The causes of the so-called ‘underlying health conditions’ that we have heard so much about in recent weeks will be many and varied, with most of them likely to be beyond people’s control. It is all very well to talk about healthier lifestyles, but many people have limited choices in what is available to them, for example with regard to poverty. Just a quick glance at the statistics for deaths from Covid-19 in London tells a predictable story that the worst hit boroughs were Newham, Brent and Hackney. The table I looked at did not show the least affected borough, but you do not have to be a rocket scientist to guess it is Richmond.
I am currently reading Simon Sinek’s latest book, The Infinite Game, which is feeling a bit like an infinite read at the moment, with the author trying to make a reasonable but simple idea go a very long way. The blurb on the back cover probably tells you all you need to know: ‘We cannot choose the game. We cannot choose the rules. We can only choose how we play.’ Indeed. To cut a long story short, Sinek’s point is that we will all be better off if we take a long-term view and look to create something that endures rather than something to meet someone else’s short-term target. The creative musician Stephen Nachmanovitch put it rather better when he said, ‘If we operate with a belief in long sweeps of time, we build cathedrals; if we operate from fiscal quarter to fiscal quarter, we build ugly shopping malls.’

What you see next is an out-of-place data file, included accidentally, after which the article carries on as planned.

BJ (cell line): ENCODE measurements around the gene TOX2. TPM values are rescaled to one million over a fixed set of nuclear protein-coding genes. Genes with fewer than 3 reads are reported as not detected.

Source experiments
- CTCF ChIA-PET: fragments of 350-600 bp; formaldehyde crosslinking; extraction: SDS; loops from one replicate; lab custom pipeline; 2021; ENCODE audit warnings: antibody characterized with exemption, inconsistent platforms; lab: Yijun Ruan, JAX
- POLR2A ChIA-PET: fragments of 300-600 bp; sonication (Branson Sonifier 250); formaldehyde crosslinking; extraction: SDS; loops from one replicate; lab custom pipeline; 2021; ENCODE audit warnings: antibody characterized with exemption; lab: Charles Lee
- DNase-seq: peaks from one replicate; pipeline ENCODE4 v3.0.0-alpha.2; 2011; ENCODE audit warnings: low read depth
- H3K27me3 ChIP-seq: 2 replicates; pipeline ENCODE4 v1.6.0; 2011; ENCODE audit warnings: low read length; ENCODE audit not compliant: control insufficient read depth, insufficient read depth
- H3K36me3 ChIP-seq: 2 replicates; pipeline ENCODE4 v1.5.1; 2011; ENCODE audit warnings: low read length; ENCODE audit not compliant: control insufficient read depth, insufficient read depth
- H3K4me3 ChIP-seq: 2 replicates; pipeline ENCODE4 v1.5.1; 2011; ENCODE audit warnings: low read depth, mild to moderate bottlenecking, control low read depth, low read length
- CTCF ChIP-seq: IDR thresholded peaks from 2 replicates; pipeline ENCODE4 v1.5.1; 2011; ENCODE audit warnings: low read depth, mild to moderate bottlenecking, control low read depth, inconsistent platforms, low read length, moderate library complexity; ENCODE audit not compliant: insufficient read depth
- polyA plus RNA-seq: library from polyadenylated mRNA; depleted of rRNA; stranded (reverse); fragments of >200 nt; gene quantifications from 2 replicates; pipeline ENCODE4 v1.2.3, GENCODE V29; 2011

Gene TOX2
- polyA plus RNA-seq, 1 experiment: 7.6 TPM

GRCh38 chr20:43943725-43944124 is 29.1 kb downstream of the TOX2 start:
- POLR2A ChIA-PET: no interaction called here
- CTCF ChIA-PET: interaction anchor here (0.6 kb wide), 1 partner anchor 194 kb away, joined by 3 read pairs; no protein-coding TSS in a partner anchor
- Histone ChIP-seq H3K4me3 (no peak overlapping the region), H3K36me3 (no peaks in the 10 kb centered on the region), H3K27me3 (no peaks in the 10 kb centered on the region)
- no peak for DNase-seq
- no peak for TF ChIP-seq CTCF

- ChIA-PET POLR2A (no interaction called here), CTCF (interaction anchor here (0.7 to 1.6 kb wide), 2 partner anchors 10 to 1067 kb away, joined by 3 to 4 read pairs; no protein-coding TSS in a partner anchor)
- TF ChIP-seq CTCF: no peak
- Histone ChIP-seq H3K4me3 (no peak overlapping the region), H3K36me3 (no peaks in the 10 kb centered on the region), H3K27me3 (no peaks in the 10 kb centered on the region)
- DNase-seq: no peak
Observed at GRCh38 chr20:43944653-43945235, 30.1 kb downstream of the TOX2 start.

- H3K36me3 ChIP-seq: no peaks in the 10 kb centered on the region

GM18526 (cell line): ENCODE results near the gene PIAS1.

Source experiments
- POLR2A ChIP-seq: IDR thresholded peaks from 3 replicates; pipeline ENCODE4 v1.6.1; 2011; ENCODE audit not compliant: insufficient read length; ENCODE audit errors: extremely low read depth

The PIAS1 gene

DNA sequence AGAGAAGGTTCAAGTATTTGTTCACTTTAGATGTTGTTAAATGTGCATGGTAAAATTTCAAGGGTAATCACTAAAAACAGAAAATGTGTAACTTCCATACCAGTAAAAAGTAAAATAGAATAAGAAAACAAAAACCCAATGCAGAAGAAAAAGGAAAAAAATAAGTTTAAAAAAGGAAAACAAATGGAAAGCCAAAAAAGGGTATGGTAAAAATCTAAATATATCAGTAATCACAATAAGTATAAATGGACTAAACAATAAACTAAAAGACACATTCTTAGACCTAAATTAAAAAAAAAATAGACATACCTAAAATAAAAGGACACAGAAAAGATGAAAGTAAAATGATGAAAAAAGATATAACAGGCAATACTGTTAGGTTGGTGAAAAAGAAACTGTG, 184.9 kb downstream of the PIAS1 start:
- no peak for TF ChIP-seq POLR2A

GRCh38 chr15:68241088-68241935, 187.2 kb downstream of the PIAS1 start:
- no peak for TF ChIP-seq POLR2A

The best point that Sinek has made so far is about the American constitution, which he rightly highlights as an example of a lasting achievement, while still a work in progress. Most people may not know much about its details, but they will be aware of its spirit and some of its key sentiments, for example: ‘We hold these truths to be self-evident, that all men are created equal, that they are endowed by their creator with certain unalienable rights, that among these are life, liberty and the pursuit of happiness.’
Despite the progress over the years, for example with the abolition of slavery and progress towards greater equality for women, events in America since the death of George Floyd have shown once again how far their society remains from any genuine sense of equality. We have little to be proud about here either, but we may increasingly now be looking at a significant turning point on the road to a better world. We saw before the pandemic that there is at last, and hopefully not too late, genuine pressure to address climate change, and it looks like there is gathering momentum for real and lasting change with regard to racism.
There have been countless times over the years where history has reached a turning point and has not turned, so it will be interesting to see whether this is genuinely a point of inflection, as Joe Biden put it this week, or whether it is yet another opportunity that ends up being missed, particularly when the conditions for change created by the pandemic crisis pass, and when those with a vested interest in maintaining the status quo are more able to exert an authority that is usually deployed to resist significant improvements in the lives of those sections of society beyond their own.